Originally posted on The 405
Recently I returned for the first time in quite awhile to the leafy area in which I grew up, a place that of course helped formulate who I am today and my general existence.
As you do I took a lengthy walk around old neighbourhoods and previously well-travelled countryside, with my head swimming in nostalgia and foggy memories stirred by the sights and ever-circling train of thought, past events merging and separating into one another like in a non-sequitur dream state. Lubomyr Melnyk soundtracked this experience and it could not have been a better introduction to his stunning work.
The classically-trained Ukrainian composer plays what he calls “continuous music” that he has been developing since the 1970′s – a wholly sui generis piano-playing technique producing an immersive, flowing feel amid a very contemporary style. Complex note patterns are played at such a rapid level reaching a mind-blowing 19 notes per second and for a long-period of time, that the resulting sound achieves an almost zen-like quality.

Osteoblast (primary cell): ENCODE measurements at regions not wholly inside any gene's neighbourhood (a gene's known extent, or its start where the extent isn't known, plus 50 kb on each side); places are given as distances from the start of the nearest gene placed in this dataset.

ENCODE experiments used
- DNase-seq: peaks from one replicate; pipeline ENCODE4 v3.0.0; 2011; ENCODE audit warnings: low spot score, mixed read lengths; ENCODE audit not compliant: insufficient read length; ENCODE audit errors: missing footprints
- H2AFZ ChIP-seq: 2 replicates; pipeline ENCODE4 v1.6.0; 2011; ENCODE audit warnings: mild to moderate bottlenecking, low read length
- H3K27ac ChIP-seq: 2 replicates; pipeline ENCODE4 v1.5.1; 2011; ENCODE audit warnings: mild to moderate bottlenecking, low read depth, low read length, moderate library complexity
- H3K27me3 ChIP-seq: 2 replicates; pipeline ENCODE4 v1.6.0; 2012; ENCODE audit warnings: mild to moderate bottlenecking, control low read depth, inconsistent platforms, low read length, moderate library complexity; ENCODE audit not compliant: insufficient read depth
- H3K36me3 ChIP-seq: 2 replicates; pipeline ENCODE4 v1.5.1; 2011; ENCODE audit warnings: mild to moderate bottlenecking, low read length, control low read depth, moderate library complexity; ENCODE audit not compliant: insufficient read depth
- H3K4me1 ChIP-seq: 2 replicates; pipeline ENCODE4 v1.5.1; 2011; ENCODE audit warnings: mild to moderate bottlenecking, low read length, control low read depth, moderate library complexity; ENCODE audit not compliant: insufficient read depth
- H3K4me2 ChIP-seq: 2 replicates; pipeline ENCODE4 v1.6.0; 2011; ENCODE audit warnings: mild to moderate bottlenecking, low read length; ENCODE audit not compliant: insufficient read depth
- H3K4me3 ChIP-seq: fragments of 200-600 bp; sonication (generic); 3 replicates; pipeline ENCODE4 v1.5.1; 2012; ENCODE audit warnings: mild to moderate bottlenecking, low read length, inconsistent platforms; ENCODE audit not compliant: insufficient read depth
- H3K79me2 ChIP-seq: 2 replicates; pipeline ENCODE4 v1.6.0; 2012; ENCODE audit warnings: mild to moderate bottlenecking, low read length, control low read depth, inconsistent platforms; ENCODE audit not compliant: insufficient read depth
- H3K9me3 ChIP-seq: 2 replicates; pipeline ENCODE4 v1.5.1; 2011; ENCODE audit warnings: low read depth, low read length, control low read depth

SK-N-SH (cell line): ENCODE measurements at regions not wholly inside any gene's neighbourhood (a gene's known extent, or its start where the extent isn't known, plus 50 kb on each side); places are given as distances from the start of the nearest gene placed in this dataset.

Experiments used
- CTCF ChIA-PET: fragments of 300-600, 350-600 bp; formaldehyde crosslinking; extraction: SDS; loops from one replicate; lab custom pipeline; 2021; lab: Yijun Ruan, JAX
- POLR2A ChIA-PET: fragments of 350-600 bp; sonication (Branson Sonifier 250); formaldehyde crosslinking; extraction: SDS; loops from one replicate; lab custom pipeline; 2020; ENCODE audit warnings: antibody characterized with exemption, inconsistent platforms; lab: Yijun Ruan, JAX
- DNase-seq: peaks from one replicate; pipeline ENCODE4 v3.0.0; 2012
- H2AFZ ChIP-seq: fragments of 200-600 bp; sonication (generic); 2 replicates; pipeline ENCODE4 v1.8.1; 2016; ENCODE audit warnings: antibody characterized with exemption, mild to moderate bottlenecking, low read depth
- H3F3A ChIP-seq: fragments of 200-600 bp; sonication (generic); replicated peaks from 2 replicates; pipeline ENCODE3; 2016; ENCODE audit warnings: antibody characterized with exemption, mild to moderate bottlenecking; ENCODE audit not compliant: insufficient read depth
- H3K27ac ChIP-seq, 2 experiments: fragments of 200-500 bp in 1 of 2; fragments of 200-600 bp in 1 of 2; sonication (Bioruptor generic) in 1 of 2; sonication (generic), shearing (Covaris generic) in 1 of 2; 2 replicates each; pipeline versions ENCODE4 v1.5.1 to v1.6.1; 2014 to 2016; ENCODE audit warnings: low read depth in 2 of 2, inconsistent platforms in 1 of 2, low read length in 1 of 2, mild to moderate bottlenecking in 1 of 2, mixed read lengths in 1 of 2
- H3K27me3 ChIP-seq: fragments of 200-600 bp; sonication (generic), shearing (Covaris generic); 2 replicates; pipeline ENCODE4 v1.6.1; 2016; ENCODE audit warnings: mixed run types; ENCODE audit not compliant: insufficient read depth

Anyways back to the walk. Sometimes it’s a little better to travel than to arrive so the old adage goes and this is true for a bucolic aimless walk – the journey is where it’s at, fuck your destination. This is all mirrored in latest album Corollaries that nestled firmly in my headspace – the repetitive, hypnotic note-playing producing a sense that time is but an irrelevance, collapsing deeper into a freefall of trenchant thought. It’s tempting to categorise the sound in Max Richter territory as it’s evocative of a similar feeling, but does not have the ‘blockbuster’ payoff that Richter often utilises, whose work tends to build towards something. Here the pilgrimage is enough in itself for Melnyk. Left foot forward. Right foot forward. And again. Once again. Walking without Read more…
Essex oddballs Dingus Khan took some time out of their schedule to record us a very, er, unique happy birthday video message.
Kicking things off in dedicated fashion, front man Ben Brown sings an acoustic cake-related 405 birthday song: “I thought it would be sweet, to buy the 405 a treat, I thought it would be nice, we all could have a slice.”